Illinois sports betting now can be offered via retail sportsbooks at stadiums in Chicago.
On Wednesday, the Chicago City Council approved an ordinance lifting a ban on stadium sportsbooks. The approval came without debate, despite several months of back-and-forth discussions on the topic.
Stadium sportsbooks are allowed under Illinois sports betting law, but it took more than two years for the city to make this necessary move. The approval comes despite some staunch opponents, including Rush Street Gaming co-founder Neil Bluhm.
Illinois sports team owners stand up
The city will impose a 2% tax on sports betting at the sportsbooks. Retail sportsbooks can open within a five-block radius of five Chicago facilities:
- Wrigley Field (Cubs)
- Guaranteed Rate Field (White Sox)
- Soldier Field (Bears)
- United Center (Bulls, Blackhawks)
- Wintrust Arena (Sky)
Chicago Cubs Chairman Tom Ricketts said a DraftKings Sportsbook at Wrigley Field would be ready by the opening of the 2023 MLB season. Ricketts also suggested the sportsbook will be more of a restaurant and bar than a “mini-casino.”
Concerns about Illinois sportsbooks at stadiums
Bluhm has spoken against sportsbooks at stadiums and online registration, which will expire by March 2022. Bluhm’s main thrust is the “mini-casinos” will keep revenue outside of Chicago area casinos, including a new casino development within the city.
Two of the five proposals for the new casino include Rush Street. The city will hold a public hearing on the proposals Thursday.
“The city could lose $10 million to $12 million per year and potentially make the new Chicago casino less successful if we are right,” Bluhm said at the Monday council committee meeting, per the Chicago Sun-Times. “Why take a chance like this? There’s a big risk with no reward. I urge you to vote no for this ordinance.”
Calling Bluhm’s bluff
According to a study by Union Gaming Analytics, the Chicago casino would lose no more than $4.3 million to the stadium sportsbooks.
Jerry Reinsdorf, chairman of the Chicago White Sox and Chicago Bulls, said Bluhm previously approached team owners wanting sportsbooks at the venues.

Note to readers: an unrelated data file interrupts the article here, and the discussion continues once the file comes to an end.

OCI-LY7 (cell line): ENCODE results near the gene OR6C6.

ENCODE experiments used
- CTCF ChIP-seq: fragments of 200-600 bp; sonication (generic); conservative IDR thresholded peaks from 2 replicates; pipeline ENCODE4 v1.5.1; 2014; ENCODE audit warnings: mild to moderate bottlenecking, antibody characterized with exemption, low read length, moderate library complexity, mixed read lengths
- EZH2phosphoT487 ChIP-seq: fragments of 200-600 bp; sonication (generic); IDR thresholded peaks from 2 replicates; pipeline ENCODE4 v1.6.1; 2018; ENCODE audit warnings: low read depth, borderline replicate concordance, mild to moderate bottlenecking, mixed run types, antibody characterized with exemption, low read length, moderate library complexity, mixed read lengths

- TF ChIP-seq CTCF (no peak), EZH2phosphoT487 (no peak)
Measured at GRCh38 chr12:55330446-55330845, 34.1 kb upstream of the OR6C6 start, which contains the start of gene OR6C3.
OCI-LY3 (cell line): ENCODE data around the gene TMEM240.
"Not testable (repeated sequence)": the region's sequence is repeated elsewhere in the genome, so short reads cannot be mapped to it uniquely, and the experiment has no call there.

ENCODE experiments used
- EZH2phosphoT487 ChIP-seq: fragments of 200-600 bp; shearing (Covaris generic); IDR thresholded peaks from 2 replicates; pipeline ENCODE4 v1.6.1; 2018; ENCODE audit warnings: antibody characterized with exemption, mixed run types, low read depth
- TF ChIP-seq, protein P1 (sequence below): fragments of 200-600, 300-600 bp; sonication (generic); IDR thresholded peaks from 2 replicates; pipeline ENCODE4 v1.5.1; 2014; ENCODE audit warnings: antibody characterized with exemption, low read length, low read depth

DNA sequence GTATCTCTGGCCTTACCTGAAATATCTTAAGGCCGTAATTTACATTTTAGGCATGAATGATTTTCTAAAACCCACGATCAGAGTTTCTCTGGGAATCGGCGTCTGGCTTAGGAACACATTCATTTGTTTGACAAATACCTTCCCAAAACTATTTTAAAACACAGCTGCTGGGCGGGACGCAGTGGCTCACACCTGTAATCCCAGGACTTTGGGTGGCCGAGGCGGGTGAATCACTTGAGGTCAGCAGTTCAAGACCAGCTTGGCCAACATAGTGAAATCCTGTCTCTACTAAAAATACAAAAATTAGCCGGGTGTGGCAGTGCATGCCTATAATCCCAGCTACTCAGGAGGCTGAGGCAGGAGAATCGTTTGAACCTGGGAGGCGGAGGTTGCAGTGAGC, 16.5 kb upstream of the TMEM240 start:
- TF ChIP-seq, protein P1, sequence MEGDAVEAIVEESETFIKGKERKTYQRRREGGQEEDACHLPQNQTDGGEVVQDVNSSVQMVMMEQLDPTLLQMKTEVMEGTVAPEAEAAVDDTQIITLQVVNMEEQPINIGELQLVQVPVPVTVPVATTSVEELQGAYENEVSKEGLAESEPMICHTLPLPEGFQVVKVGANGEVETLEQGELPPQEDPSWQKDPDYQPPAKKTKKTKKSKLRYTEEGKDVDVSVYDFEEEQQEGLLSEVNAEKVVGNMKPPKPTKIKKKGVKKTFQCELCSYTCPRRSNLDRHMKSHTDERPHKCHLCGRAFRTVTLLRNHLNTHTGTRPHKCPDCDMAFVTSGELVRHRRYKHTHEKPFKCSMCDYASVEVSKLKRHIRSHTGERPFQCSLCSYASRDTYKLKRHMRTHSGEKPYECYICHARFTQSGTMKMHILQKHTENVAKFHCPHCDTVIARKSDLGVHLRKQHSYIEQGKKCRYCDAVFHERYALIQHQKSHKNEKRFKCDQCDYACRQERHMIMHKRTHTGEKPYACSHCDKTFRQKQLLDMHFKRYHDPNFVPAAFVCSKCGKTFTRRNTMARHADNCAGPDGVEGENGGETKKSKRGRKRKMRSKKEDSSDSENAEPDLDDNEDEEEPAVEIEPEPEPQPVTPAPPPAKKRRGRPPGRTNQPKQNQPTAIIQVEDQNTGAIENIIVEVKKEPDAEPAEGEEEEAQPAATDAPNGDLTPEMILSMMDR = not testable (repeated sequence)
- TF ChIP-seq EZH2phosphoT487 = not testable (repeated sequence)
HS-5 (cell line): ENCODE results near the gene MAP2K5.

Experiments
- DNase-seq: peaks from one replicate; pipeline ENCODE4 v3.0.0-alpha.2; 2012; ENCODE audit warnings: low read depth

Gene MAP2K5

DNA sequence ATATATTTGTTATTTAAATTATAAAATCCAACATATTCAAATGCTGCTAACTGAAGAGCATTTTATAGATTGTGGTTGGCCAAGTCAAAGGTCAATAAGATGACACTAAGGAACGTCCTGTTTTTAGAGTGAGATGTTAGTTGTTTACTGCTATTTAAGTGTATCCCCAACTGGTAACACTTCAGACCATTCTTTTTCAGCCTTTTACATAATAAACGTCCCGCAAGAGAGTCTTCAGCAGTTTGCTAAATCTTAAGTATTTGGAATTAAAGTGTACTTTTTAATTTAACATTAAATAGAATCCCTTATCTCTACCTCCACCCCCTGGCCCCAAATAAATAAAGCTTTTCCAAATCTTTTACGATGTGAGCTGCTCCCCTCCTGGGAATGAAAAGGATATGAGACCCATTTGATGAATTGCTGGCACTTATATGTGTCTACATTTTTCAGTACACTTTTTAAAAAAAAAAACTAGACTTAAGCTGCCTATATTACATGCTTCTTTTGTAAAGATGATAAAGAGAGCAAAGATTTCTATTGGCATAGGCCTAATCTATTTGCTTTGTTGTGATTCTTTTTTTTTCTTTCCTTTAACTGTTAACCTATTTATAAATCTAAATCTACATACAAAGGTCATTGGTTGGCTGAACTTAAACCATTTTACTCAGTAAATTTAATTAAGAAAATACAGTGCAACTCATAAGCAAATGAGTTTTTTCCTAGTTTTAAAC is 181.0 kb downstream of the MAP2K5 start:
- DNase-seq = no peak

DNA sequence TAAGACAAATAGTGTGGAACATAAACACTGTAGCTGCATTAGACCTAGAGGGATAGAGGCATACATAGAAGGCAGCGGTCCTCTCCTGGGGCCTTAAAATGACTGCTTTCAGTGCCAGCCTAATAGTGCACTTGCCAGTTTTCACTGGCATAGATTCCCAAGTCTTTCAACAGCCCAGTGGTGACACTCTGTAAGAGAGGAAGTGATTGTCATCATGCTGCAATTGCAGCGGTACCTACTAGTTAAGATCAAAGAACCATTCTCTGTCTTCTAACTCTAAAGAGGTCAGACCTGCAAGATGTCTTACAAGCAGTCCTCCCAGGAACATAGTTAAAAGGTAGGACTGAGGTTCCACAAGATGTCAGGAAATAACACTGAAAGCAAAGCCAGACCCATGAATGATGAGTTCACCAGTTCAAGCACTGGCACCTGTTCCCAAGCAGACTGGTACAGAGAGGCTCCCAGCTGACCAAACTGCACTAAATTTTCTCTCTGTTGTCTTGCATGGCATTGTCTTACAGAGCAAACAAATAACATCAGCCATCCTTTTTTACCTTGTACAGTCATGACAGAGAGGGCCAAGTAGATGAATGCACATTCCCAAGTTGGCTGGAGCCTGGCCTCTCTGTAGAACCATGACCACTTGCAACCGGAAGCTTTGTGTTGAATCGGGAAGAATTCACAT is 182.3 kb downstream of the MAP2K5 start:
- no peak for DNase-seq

“What is perplexing is that Neil Bluhm, who does not want our buildings to have sportsbooks, met with us on several occasions seeking to operate sportsbooks in our buildings. And that was long after the casino was approved for Chicago,” Reinsdorf said at the council committee meeting Monday. “At that time, he had no assurance he would be chosen to operate a casino in Chicago and was not concerned that these books would, in any way, cannibalize whoever was chosen to operate the casino.
“It makes me wonder if he had gotten his way back then, would we be having this meeting today?”
Rush Street’s Rivers Casino and BetRivers Sportsbook are both partners of the Chicago Bears.
Chicago sportsbook revenue concerns
Last month, Mayor Lori Lightfoot voiced support of the ordinance, which went against standing opposition from Bluhm.
Lightfoot believes the new casino will help bolster the Chicago police and fire department pension funds. Those funds are close to insolvency and the Chicago casino revenue will contribute to them.
Other critics were concerned the 2% city tax rate was not enough, including Budget Committee Chairwoman Pat Dowell. She said at that tax rate, sports betting will bring “peanuts” to the city.
Lightfoot added the Chicago sports betting tax to help quell nerves about gambling cannibalization. Projections suggest the tax could generate up to $500,000 per year, which also will help the public safety pension funds.
Illinois sports betting continues to climb
DraftKings, which stands to gain from a prominent sportsbook location at Wrigley, led the market with $308.8 million in online handle.
The market as a whole could see increases from Illinois sportsbooks at Chicago stadiums. The expiration of the in-person registration rule will also likely boost monthly handle.